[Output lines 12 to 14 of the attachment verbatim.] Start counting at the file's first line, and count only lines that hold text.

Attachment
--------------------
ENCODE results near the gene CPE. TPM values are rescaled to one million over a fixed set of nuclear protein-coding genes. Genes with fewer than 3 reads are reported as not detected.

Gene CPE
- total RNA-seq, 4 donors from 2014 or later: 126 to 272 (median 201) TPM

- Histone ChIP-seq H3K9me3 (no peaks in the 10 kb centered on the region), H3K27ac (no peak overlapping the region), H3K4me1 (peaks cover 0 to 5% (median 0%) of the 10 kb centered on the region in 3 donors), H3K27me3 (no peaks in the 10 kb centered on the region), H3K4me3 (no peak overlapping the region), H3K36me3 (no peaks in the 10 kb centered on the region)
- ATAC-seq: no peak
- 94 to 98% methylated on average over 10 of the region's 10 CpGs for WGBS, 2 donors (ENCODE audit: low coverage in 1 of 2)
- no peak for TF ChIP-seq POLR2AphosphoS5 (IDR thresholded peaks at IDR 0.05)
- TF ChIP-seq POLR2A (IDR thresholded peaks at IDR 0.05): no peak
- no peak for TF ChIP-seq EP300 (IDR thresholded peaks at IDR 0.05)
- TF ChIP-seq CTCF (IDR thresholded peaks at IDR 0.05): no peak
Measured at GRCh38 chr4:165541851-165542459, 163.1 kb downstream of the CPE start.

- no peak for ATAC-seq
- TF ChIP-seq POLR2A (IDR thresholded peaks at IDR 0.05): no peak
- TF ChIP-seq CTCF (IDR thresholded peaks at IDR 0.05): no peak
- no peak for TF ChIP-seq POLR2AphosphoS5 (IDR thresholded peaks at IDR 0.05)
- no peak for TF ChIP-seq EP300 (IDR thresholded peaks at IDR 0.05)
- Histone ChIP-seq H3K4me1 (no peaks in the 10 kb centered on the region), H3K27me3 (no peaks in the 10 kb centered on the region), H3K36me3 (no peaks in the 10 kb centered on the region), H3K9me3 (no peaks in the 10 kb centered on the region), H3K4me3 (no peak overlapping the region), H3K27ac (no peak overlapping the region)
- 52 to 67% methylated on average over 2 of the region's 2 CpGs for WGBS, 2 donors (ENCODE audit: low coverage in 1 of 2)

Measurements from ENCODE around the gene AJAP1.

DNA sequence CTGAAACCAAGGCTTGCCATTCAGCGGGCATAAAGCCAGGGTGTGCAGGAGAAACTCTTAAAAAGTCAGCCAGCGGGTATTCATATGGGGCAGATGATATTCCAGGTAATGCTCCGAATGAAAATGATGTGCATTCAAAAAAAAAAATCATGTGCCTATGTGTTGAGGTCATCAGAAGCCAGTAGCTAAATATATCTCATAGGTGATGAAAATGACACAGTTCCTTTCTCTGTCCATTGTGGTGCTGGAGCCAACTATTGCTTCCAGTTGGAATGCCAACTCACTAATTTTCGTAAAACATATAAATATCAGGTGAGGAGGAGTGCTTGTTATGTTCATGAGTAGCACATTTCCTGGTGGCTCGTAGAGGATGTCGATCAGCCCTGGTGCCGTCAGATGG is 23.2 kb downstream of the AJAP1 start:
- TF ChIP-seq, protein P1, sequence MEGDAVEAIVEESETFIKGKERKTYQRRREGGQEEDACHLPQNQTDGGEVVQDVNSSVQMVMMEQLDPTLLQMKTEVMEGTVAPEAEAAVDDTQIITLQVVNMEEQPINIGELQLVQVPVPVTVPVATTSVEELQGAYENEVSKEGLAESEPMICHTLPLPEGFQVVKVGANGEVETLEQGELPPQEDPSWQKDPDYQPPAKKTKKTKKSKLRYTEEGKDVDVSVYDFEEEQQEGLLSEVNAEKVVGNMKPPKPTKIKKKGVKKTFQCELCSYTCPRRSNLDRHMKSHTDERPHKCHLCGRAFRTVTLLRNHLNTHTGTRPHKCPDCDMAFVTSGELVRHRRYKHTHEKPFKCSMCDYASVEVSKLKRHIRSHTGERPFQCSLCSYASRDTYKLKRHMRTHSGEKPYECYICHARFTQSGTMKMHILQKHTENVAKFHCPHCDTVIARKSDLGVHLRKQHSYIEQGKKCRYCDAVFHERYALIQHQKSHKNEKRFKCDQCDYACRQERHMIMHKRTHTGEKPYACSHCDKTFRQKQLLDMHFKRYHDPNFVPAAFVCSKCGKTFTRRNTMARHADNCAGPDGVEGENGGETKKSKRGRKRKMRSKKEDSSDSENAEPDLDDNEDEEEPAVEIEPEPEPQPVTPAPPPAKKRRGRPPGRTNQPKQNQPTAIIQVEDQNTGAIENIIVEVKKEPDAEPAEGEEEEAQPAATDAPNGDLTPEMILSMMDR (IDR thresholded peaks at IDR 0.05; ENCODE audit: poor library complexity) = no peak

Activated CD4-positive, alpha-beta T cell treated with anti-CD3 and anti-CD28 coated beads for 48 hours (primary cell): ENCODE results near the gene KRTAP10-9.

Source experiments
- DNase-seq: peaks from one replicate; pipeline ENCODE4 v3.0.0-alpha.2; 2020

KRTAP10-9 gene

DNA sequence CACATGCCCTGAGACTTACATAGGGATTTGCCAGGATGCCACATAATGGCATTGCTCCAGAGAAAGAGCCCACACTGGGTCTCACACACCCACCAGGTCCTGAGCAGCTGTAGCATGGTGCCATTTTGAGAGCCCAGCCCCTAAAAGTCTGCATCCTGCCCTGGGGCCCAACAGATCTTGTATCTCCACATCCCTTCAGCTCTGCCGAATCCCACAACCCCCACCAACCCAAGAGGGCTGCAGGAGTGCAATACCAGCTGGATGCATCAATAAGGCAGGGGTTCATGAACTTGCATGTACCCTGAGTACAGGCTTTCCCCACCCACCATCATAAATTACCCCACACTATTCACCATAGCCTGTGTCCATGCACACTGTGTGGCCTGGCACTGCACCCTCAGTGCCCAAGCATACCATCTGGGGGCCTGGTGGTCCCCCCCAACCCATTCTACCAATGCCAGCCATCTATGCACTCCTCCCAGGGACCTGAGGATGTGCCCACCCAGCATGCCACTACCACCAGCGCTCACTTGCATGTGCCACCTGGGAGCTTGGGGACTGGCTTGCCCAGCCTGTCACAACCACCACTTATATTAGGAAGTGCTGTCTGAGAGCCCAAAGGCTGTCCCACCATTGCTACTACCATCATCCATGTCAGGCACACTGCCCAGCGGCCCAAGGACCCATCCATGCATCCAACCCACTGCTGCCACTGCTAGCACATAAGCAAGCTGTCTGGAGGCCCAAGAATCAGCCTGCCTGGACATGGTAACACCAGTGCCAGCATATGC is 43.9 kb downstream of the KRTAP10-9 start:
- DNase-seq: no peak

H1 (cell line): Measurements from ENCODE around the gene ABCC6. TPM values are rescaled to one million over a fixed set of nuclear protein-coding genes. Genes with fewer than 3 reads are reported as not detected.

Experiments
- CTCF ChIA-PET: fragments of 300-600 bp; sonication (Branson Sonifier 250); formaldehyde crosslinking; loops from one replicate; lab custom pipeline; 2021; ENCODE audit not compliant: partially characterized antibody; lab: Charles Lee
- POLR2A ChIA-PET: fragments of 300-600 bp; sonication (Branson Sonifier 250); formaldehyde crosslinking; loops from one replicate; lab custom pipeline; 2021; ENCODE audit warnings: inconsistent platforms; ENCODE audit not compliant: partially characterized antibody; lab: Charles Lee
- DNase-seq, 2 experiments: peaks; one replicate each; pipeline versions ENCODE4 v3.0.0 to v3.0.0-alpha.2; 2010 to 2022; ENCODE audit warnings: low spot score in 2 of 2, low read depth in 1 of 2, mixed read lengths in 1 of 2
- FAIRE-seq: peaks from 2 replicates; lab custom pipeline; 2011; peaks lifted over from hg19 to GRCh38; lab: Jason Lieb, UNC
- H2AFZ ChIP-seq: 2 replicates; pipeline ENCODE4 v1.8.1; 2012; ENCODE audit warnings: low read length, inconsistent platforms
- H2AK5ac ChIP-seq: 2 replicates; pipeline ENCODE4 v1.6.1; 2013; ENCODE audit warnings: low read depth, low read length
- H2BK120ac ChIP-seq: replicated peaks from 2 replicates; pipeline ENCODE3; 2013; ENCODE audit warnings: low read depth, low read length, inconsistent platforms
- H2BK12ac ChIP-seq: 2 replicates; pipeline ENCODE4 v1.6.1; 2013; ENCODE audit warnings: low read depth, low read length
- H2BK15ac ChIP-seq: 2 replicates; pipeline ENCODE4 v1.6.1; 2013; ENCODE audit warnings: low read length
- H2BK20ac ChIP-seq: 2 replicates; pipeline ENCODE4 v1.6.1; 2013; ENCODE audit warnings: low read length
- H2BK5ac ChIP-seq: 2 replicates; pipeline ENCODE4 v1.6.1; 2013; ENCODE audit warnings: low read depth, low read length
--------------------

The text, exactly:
- no peak for ATAC-seq
- TF ChIP-seq POLR2A (IDR thresholded peaks at IDR 0.05): no peak
- TF ChIP-seq CTCF (IDR thresholded peaks at IDR 0.05): no peak